Senate Majority Leader Mark Schoesler (R-Ritzville), told TVW before the opening day ceremonies he believed the voters of the state would support the change.

In 2012, 64 percent of Washington voters approved Initiative 1185, which created a requirement of two-thirds majorities in the House and Senate — or voter approval — to pass tax increases. 1185 passed in every county. It was similar to previous initiatives, including Initiative 1053 which also passed by 64 percent in 2010.*

“The two-thirds majority requirement was approved by nearly every county we represent,” Schoesler told Anita Kissee of The Impact.

However, the State Supreme Court struck down 1185 initiative as being unconstitutional in 2013. The state Constitution requires a simple majority in the Senate to pass.

The change could make it more difficult for legislators to pass key parts of Gov. Jay Inslee‘s budget proposal, which includes a new capital gains tax and a tax on polluters for carbon emissions.

Sen. David Frockt (D-Seattle) cited the court decision and the state Constitution as a reason to vote against the rule change. He proposed his own amendment that would have required a two-thirds majority to approve the rule change.

“We are proposing a Senate rule that goes around the Constitution,” he said. “This is no different of any rule that needs to be enforced. We can’t have one set of rules for us, that aren’t in the Constitution.”

Sen. Joe Fain (R-Auburn) argued that the rule does not include closing tax loopholes and acting on existing taxes, which means that there are still ways for the Senate to propose revenue increases without the two-thirds majority approval.

“It only would impact things like a capital gains tax or an income tax or a radical change in the tax structure of our state,” he said.

But Sen. Andy Billig (D-Spokane) said that the bill hurts moderates, because 17 members of the Senate can block an increase.

“In my view this set of rules is about preventing members of the majority from moving to the center to work on compromise,” he said. “The solutions come usually from the political middle…. This set of rules is a recipe for gridlock.”

Sen. Michael Baumgartner (R-Spokane) said the rules change will force the Legislature to think of ways to address budget issues other than raising taxes.

“While I wish we could have applied this rule to all taxes that might come before the Legislature this session, applying it to new taxes is still very significant,” he said in a prepared statement released following the rule change. “This will make it much more difficult for Gov. Jay Inslee to pass his misguided proposals for cap and trade and a new capital gains tax.”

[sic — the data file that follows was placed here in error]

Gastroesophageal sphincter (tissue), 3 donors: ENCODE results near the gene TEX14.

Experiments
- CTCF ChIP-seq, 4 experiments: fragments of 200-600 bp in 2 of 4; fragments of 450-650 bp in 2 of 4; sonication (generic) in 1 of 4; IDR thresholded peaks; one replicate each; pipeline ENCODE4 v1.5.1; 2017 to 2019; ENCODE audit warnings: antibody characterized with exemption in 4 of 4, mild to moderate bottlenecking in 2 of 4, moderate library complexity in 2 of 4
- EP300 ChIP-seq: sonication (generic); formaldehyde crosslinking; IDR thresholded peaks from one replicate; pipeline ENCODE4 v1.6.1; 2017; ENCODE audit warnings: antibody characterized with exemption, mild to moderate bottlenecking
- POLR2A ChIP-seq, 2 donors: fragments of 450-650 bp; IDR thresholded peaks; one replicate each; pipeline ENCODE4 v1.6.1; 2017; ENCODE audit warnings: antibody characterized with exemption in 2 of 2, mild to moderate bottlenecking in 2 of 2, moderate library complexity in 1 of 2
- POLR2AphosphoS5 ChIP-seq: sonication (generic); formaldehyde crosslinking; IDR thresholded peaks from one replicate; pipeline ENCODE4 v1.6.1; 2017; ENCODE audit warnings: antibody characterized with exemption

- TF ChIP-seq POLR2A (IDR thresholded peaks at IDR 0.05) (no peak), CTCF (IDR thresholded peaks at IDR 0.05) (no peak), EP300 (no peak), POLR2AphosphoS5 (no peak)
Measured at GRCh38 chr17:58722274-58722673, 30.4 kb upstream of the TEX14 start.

*An earlier version of this post incorrectly stated the most recent supermajority tax approval initiative.

Categories: tax, Uncategorized
Tags: ,

Live from the Capitol: TVW’s opening day show starts 10 a.m. Monday

By | January 9, 2015 | Comments

The Washington State Legislature’s 2015 session begins Monday, Jan. 12. Opening ceremonies start at noon, but tune in to TVW early to catch exclusive interviews with lawmakers, who will discuss key issues for the coming months.

Starting at 10 a.m., The Impact’s Anita Kissee will host the live show from the Capitol rotunda. Gov. Jay Inslee will stop by to talk about his budget proposal and more.

Guests include House and Senate leadership from both sides of the aisle, including Senators Sharon Nelson, Mark Schoesler, Andy Billig, Linda Evans Parlette and Representatives Dan Kristiansen, Pat Sullivan, Joel Kretz and Eric Pettigrew.

Hear about key issues including education, transportation and mental health from Senators Jeannie Darneille, Doug Ericksen, Curtis King, Steve Litzow, Rosemary McAuliffe, John McCoy and Steve O’Ban, plus Representatives Judy Clibborn, Hans Dunshee, Richard DeBolt, Cary Condotta and Sharon Wylie.

We’ll also get insight about the session from Capitol reporters Jim Camden of The Spokesman-Review and Jordan Schrader from The News Tribune.

TVW will carry gavel-to-gavel coverage of opening ceremonies beginning at noon.

Stay tuned to TVW throughout the session for coverage of the state Legislature. Starting opening day of session, Legislative Review will air nightly at 6:30 and 11 p.m. “The Impact” airs Wednesdays at 7 and 10 p.m. and Inside Olympia with Austin Jenkins is Thursdays at 7 and 10 p.m.

Gov. Jay Inslee raises ’12th Man’ flag

By | January 8, 2015 | Comments

As the Seattle Seahawks prepare for the second round of the playoffs, the 12th Man gathered at the state Capitol Thursday to show support.

Fans cheered as Gov. Jay Inslee and special-teamer Heath Farwell raised the 12th Man flag, which they say will remain outside the state Capitol building until the Seahawks win the Super Bowl.

People came from around the state to wish the team luck against the Carolina Panthers this weekend. The game starts at 5:15 p.m. at Century Link Field.


Categories: Uncategorized

Lawmakers spar over proposed capital gains tax

By | January 8, 2015 | Comments